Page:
American singer-songwriter and award-winning country star Brad Paisley believes songwriters should always think of the images their words will create in listeners’ minds when they’re working on new songs and writing lyrics.
“My idea of country music is always about the pictures it paints for you,” triple Grammy Award winner Paisley recently told ABC News Radio. “I don’t like songs that don’t give me images in my mind.”
Paisley—who has sold over 12 million albums and has won 28 country music awards—says the same ‘visual’ approach to songwriting should also be applied to pop and rock songs. He points to The Eagles’ ‘Hotel California’ as a great example. “I don’t know totally what that song’s about, but you know, ‘On a dark desert highway’, you know, it’s just…you see everything they’re sayin’.”
Choosing words that paint a picture in the listener’s imagination is also important because it will enable you to reach him or her on an emotional level … and make them feel what you’re feeling.
This aspect of the craft of successful songwriting is a major challenge because you have to skilfully use powerful devices such as metaphor, simile, personification and rhyme within the constraints of a clearly defined song structure and rhythm. And you only have three minutes or so in which to get some vivid colours onto your lyrical canvas to captivate the listener.
That’s why many top writers’ lyrical language is often simpler and more down to earth—with short descriptive phrases that are easily understood and can therefore immediately connect with the listener.
Joni Mitchell is another singer-songwriter who has always taken a highly visual approach to songwriting: “My style of songwriting is influenced by cinema,” she once remarked. “I’m a frustrated filmmaker… It’s very visual. You’re scoring the actress, but the actress is singing the lines and trying to get them as conversational as film.”
Joni added: “A fan once said to me, ‘Girl, you make me see pictures in my head!’ and I took that as a great compliment. That’s exactly my intention.”
“How [Not] To Write A Hit Song! – 101 Common Mistakes To Avoid If You Want Songwriting Success” is available from Amazon as a US paperback, UK paperback and as an eBook from Amazon’s Kindle Store, Apple’s iTunes Store (Books/Arts & Entertainment/Music), Barnes & Noble’s Nook store, and from KoboBooks.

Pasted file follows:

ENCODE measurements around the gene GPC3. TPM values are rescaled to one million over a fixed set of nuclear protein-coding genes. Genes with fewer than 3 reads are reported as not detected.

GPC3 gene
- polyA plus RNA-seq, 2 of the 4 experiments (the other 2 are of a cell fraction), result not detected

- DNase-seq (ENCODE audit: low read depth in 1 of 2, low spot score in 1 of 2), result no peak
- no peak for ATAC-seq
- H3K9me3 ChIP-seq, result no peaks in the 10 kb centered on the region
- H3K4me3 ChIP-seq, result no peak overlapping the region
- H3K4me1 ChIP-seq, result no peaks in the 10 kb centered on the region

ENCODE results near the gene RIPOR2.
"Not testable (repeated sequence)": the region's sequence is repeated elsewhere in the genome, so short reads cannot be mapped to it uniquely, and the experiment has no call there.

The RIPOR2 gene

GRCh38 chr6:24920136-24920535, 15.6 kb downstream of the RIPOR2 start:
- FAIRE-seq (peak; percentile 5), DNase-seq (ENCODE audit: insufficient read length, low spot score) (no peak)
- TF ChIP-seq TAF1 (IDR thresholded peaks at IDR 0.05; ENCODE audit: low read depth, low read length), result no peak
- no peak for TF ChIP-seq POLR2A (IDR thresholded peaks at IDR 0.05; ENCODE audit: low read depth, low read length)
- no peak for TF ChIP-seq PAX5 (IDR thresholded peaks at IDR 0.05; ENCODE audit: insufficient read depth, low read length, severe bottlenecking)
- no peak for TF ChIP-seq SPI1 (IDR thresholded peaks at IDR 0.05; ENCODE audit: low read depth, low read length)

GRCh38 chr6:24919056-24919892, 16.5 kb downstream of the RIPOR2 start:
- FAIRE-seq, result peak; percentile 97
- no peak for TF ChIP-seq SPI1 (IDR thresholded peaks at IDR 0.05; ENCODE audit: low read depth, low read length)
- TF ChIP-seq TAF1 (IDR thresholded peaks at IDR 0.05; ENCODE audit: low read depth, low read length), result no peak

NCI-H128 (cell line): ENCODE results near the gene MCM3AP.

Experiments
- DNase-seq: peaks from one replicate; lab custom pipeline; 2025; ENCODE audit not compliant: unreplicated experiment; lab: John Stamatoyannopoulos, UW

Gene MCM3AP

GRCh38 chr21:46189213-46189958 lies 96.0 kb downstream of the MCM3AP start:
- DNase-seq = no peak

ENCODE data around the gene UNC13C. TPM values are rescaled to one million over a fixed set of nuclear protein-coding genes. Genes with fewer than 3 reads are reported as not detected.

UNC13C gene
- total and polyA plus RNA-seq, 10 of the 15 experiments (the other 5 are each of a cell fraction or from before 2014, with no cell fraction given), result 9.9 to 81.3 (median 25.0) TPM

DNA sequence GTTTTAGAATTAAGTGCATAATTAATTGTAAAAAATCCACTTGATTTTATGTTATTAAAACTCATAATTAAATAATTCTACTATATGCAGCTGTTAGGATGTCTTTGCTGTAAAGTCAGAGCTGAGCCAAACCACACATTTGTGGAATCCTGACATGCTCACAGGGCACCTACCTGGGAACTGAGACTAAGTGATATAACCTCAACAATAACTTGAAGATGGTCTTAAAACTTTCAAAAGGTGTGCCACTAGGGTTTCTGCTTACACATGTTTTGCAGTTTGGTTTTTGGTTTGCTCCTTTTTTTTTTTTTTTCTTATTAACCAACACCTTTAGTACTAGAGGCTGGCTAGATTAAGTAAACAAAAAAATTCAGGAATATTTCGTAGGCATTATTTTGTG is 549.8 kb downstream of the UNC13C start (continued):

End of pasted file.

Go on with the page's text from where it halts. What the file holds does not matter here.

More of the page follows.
“HOW [NOT] TO WRITE SONGS IN THE STREAMING AGE – 40 MISTAKES TO AVOID IF YOU WANT TO GET MORE STREAMS” - This book shows how the dominance of music streaming is having a profound impact on songwriting and the structure of songs. Songs that connect in the streaming world are no longer the same as songs that work on traditional media, like radio. Successful streaming now requires a different type of song. This means songwriters who want more plays on streaming platforms need to rethink their songwriting approach in order to meet the specific needs of streaming audiences. This book aims to provide a better understanding of the new building blocks of song structure in the streaming age. It examines essential elements found in the construction, melodies and lyrics of the biggest streaming hits – and highlights the most common errors made when these key components are built into a song. To help new songwriters avoid such mistakes in their own songs, the book provides 40 insightful tips and a comprehensive Checklist for creating more streaming-friendly songs. The book is now available from Amazon as a paperback and eBook, and also from leading eBook retailers like Apple Books, Kobo and Barnes & Noble.